Also – get this – my fasting blood sugar was 113 this morning.  That’s the lowest it’s been…since March 3rd – a full month.  And before that it was a couple months.  That’s how rare it is to be under 120.  And…get this…down a couple pounds on the scale this morning.  I’m probably jinxing it by telling you this, but jinx be damned!  What do I attribute this to?  Glycogen stores being filled (or closer to filled) due to higher sugar intake could result in lower fasting blood glucose.  Not sure why I’ve dropped a couple pounds – perhaps this is a correction from the 2 pounds I’ve gained over the  past couple of weeks (wasn’t sure why I gained, not sure why I’ve lost).  In any case, we’re talking one data point – nowhere near a trend.  But still…it gives me hope.

The last 2 days my macros were as follows, according to Cronometer:

4/3/14 (yesterday):

  • Calories – 2158
  • Protein – 153.8 (29.9%)
  • Carbs – 283.2 (50.2%)
  • Fat – 48.4 (19.8%)

So a little higher in the fat department than the previous day….maybe 15% isn’t realistic.  Again, I’m not restricting calories in any way.  If I’m hungry, I eat.

4/4/14 (today):

  • Calories – 2247
  • Protein – 190.2 (35.7%)
  • Carbs – 271.4 (46.4%)
  • Fat – 45.6 (18%)

Ate a lot of meat today – too much.  Must embrace the gelatin.  It’s a struggle for me I suppose not just because I’ve been turned off by the taste but because I don’t get as much salt as I used to now that I’m eating no starches and eating more sugar…and meat + salt = perfect.  Bear with me – my entire transformation from low-carb to Peat has been one step at a time – no big moves – two steps forward, one step back.  My acceptance of it has been gradual…but I’m coming up on 6 months of Peating now.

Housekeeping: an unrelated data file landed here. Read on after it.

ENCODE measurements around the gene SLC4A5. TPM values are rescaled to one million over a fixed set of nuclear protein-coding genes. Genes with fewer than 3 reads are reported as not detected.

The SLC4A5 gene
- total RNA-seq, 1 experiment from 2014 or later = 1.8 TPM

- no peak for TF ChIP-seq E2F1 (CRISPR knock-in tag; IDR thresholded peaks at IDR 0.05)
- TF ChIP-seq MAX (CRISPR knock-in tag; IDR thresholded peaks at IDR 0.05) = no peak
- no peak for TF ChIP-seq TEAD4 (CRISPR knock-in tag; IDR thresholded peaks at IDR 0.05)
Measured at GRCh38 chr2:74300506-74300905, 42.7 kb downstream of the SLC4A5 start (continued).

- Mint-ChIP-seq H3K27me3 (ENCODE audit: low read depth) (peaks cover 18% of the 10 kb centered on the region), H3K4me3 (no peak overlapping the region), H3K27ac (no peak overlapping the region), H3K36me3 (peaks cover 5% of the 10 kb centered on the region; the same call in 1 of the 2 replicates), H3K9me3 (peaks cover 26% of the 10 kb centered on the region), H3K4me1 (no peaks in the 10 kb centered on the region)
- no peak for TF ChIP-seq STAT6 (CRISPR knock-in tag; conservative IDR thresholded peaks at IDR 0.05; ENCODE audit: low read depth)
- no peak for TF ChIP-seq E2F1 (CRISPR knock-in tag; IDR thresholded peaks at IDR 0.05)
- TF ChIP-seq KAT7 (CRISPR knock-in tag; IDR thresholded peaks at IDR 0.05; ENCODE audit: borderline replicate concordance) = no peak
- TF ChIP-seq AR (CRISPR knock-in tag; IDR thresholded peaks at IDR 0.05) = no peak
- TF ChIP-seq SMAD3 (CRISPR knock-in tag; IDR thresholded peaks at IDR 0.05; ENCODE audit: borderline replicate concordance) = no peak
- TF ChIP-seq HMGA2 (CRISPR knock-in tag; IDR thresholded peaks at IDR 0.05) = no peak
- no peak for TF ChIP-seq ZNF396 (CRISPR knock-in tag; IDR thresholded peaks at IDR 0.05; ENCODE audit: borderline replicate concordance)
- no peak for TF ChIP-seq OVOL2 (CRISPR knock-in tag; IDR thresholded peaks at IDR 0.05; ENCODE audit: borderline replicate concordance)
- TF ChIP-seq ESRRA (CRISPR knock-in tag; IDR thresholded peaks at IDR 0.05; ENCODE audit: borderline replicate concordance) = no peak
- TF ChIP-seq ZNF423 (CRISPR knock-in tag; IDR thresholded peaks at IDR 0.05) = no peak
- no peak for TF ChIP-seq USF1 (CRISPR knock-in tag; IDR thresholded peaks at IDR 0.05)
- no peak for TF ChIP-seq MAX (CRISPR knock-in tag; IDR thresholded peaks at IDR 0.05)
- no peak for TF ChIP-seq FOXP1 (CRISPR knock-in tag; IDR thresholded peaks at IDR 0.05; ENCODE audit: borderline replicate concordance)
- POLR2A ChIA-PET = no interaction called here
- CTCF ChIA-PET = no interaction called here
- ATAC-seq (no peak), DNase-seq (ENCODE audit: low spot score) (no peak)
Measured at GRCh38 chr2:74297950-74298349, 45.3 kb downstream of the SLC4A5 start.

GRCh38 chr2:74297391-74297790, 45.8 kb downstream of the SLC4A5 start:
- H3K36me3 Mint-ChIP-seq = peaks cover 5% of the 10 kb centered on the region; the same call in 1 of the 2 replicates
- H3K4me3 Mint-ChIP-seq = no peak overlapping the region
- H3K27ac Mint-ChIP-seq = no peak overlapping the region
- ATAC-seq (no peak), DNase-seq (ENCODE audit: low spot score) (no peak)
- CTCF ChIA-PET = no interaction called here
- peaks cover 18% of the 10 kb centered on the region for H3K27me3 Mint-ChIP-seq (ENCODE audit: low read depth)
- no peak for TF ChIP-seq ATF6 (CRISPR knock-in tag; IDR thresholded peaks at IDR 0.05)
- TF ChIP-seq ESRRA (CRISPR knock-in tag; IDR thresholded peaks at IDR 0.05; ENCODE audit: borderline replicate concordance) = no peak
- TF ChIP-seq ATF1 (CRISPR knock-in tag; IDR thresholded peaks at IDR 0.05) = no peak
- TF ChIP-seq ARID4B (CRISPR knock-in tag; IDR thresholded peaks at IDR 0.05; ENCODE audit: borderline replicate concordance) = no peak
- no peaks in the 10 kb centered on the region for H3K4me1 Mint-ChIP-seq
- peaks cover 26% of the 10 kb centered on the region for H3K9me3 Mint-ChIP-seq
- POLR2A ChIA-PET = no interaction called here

Will update with more numbers tomorrow.

Reconsidering Low Fat

I emailed Ray Peat yesterday to get his opinion about my “Does-saturated-fat-cause-high-blood-sugar?” experiment.  I asked him if it was indeed the case that too much saturated fat in one’s diet could cause impaired cellular glucose uptake.  I’ve never written to him before, and felt nervous about doing so.  I felt like a kid writing to John Lennon or something.  He wrote back in about 20 minutes and said:

Butter, cream, and coconut oil are the only common food fats that are mostly saturated, and because coconut oil is oxidized more quickly than most fats, it’s the least likely to block sugar oxidation. Any long chain fat can interfere with sugar oxidation, but the polyunsaturated fats, such as in poultry, fish, and pork, are more water soluble, and slower to be oxidized than saturated fats, and they affect hormones and other regulatory systems differently, so they interfere a little more strongly.

He also sent me the abstracts for a few relevant studies (cited at the bottom of this post).